The service did not have a registered manager. A registered manager is a person who has registered with the Care Quality Commission to manage the service. Like registered providers, they are 'registered persons'. Registered persons have a legal responsibility for meeting the requirements in the Health and Social Care Act 2008 and associated Regulations about how the service is run. Since the last inspection a person had been registered but had left after a short time. The service were interviewing potential candidates but had not employed anyone at the time of the inspection.

The service used the local authority safeguarding procedures to report any safeguarding concerns. Staff had been trained in safeguarding topics and were aware of their responsibilities to report any possible abuse.

Recruitment procedures were robust and ensured new staff should be safe to work with vulnerable adults.

The administration of medicines was safe. Staff had been trained in the administration of medicines and had up to date policies and procedures to follow.

The home was clean, tidy and homely in character. The environment was maintained at a good level and homely in character.

There were systems in place to prevent the spread of infection. Staff were trained in infection control and provided with the necessary equipment and hand washing facilities. This helped to protect the health and welfare of staff and people who used the service.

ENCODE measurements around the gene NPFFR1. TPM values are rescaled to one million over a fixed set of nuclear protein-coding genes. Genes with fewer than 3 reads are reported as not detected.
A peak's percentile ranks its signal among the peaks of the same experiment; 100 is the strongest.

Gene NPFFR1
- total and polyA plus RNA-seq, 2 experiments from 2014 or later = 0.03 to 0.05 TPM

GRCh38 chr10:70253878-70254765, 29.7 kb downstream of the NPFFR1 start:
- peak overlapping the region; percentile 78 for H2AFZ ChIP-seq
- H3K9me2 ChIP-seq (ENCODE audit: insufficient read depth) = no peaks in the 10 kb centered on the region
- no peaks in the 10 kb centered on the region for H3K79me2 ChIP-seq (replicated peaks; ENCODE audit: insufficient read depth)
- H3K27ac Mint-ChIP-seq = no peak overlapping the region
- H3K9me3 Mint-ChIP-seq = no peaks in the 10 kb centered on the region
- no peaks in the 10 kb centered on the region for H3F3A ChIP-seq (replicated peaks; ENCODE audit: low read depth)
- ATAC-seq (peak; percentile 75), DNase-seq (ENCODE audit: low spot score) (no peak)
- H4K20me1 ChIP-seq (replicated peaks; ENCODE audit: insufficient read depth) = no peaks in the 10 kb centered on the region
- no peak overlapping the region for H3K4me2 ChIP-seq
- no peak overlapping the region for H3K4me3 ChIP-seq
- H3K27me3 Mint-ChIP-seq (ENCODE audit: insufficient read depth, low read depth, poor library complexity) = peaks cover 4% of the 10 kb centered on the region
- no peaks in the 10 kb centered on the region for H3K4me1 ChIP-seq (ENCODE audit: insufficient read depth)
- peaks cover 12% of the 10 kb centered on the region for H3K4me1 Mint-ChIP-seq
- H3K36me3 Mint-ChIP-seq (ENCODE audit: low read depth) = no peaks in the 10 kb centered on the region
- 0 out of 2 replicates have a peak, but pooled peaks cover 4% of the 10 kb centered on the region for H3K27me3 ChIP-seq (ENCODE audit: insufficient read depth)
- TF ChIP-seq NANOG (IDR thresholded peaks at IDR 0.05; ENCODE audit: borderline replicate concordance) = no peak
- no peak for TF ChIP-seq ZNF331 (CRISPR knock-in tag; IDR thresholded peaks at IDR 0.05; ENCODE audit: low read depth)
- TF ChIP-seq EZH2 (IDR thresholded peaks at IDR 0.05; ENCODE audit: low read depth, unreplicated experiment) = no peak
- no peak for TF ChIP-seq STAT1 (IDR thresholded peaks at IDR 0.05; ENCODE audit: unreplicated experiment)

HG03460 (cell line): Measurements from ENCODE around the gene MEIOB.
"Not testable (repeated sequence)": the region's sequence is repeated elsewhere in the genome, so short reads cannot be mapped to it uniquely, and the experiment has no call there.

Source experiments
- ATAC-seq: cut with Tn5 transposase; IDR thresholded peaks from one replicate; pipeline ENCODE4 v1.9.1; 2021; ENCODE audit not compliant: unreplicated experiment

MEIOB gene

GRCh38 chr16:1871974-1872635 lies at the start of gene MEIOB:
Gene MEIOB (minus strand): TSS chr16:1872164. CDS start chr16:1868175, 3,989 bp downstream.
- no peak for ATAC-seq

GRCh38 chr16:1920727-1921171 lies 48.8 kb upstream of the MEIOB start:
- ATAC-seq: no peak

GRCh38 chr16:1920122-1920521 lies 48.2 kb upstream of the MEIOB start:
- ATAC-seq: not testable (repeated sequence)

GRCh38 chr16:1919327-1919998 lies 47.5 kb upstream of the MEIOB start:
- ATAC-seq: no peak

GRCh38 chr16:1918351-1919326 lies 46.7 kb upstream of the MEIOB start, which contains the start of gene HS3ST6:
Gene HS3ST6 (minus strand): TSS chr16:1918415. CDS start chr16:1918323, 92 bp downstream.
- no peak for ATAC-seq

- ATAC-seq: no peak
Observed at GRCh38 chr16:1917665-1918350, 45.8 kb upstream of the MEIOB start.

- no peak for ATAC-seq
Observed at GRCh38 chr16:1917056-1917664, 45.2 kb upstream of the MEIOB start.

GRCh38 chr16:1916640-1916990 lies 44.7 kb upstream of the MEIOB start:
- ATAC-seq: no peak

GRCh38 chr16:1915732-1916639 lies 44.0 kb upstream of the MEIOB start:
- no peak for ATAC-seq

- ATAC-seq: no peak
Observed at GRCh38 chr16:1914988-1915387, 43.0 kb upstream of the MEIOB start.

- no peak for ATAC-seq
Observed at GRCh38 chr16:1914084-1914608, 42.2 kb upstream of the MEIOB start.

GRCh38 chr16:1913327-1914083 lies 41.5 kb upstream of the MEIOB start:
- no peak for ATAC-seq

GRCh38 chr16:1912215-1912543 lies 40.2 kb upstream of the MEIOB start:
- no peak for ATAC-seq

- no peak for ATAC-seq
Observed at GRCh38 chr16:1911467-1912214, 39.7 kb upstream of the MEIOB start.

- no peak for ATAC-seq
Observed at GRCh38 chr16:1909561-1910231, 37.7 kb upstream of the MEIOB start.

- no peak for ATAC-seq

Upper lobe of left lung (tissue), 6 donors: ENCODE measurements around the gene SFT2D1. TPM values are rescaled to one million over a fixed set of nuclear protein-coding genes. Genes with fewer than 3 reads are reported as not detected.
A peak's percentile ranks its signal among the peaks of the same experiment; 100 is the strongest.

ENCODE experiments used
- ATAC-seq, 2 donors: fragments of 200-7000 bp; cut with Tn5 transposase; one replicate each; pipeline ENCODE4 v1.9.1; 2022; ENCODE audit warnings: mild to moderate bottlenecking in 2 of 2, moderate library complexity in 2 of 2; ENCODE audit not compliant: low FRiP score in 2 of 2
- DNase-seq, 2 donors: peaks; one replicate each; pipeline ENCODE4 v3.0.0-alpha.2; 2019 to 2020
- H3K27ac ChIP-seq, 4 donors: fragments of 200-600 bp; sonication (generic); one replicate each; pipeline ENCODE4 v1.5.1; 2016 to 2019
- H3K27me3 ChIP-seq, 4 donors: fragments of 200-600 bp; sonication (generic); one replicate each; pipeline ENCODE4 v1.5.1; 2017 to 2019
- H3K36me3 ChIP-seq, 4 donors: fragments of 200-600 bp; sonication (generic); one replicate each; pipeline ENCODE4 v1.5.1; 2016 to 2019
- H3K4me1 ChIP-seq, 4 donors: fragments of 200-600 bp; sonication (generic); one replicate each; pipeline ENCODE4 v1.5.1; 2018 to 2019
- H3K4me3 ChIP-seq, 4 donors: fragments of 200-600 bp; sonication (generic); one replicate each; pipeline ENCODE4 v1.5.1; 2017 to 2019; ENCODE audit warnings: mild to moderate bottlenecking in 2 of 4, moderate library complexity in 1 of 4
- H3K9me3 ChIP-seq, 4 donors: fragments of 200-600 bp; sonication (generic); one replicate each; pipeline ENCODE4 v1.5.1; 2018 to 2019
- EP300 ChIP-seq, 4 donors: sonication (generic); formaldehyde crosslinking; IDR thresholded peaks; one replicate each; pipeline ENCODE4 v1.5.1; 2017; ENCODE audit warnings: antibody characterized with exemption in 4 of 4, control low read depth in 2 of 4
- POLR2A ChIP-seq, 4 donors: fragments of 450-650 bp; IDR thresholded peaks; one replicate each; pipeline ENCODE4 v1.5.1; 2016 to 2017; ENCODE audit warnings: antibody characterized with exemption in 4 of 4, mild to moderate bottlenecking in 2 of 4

Electrical and gas appliances were serviced regularly. Each person had a personal emergency evacuation plan (PEEP) and there was a business plan for any unforeseen emergencies.

People were given choices in the food they ate and told us it was good. People were encouraged to eat and drink to ensure they were hydrated and well fed.

Most staff had been trained in the Mental Capacity Act 2005 (MCA) and the Deprivation of Liberty Safeguards (DoLS). The registered manager was aware of her responsibilities of how to apply for any best interest decisions under the Mental Capacity Act (2005) and followed the correct procedures using independent professionals.

New staff received induction training to provide them with the skills to care for people. Staff files and the training matrix showed staff had undertaken sufficient training to meet the needs of people and they were supervised regularly to check their competence. Supervision sessions also gave staff the opportunity to discuss their work and ask for any training they felt necessary.

We observed there were good interactions between staff and people who used the service. People told us staff were kind and caring.

We saw from our observations of staff and records that people who used the service were given choices in many aspects of their lives and helped to remain independent where possible.

We saw that the quality of care plans gave staff sufficient information to look after people accommodated at the care home and they were regularly reviewed. Plans of care contained people’s personal preferences so they could be treated as individuals.